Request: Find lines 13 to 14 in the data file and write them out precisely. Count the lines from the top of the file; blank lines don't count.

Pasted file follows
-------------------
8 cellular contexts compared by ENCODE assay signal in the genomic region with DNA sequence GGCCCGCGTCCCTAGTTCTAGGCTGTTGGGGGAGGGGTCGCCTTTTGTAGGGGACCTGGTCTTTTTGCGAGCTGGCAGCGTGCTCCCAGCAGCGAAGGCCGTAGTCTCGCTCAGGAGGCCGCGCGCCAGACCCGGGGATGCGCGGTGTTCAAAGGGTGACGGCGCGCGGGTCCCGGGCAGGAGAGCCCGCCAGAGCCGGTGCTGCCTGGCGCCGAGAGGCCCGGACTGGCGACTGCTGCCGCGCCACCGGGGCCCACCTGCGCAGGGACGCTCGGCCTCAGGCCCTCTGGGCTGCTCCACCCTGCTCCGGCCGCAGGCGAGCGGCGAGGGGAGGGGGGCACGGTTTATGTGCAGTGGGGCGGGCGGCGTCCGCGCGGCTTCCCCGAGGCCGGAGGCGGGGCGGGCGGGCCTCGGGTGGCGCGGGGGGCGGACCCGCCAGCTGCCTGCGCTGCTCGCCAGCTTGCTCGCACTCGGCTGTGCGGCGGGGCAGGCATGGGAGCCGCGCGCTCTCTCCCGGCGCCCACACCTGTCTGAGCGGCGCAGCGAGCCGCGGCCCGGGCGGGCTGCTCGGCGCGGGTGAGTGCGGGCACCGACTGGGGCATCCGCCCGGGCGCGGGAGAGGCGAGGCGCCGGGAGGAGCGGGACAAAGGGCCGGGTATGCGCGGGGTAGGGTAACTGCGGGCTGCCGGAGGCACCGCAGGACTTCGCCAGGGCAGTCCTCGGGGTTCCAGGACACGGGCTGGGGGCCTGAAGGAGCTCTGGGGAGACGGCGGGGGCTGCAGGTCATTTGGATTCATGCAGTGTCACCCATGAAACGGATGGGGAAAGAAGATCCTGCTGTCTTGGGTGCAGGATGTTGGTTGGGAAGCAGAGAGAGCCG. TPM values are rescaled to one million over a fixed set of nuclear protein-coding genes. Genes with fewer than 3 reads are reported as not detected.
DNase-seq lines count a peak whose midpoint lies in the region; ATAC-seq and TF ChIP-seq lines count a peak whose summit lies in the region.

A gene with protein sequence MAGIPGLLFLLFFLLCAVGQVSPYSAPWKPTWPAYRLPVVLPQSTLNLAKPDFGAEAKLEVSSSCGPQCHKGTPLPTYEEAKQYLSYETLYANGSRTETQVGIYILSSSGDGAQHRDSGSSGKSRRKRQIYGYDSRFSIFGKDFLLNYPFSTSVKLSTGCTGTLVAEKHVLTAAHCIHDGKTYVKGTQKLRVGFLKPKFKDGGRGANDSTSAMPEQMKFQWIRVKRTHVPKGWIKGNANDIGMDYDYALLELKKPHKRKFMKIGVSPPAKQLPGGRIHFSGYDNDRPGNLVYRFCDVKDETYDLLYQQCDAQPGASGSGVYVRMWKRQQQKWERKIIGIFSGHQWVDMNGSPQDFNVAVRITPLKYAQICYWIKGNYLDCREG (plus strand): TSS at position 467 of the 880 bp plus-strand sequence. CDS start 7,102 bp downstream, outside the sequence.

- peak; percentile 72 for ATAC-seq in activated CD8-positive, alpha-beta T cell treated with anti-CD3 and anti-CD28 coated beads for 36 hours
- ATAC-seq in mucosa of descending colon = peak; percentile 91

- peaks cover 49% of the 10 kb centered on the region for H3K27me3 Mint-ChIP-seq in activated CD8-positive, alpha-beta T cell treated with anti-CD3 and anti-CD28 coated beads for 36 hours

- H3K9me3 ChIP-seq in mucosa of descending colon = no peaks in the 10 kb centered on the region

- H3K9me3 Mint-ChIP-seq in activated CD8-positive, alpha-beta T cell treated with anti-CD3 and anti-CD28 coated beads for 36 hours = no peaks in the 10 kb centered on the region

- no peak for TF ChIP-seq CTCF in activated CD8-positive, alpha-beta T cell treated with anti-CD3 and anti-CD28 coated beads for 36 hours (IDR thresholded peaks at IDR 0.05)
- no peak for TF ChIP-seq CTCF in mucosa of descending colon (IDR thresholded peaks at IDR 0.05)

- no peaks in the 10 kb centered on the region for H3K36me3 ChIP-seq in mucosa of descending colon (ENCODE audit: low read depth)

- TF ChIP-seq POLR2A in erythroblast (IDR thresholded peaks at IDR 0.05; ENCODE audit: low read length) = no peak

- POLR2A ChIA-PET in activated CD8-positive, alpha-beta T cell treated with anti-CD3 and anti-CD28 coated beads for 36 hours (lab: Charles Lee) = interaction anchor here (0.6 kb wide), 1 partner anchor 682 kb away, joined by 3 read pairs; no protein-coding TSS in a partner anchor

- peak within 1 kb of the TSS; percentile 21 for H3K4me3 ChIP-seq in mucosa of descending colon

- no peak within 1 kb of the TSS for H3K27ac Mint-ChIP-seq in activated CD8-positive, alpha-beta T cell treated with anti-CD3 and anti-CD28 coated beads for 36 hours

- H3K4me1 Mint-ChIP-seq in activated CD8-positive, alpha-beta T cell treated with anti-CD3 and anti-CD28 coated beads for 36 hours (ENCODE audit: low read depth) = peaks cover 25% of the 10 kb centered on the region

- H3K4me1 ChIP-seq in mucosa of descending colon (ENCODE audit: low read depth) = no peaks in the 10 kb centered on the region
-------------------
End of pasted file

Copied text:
- POLR2A ChIA-PET in activated CD8-positive, alpha-beta T cell treated with anti-CD3 and anti-CD28 coated beads for 36 hours (lab: Charles Lee) = interaction anchor here (0.6 kb wide), 1 partner anchor 682 kb away, joined by 3 read pairs; no protein-coding TSS in a partner anchor

- peak within 1 kb of the TSS; percentile 21 for H3K4me3 ChIP-seq in mucosa of descending colon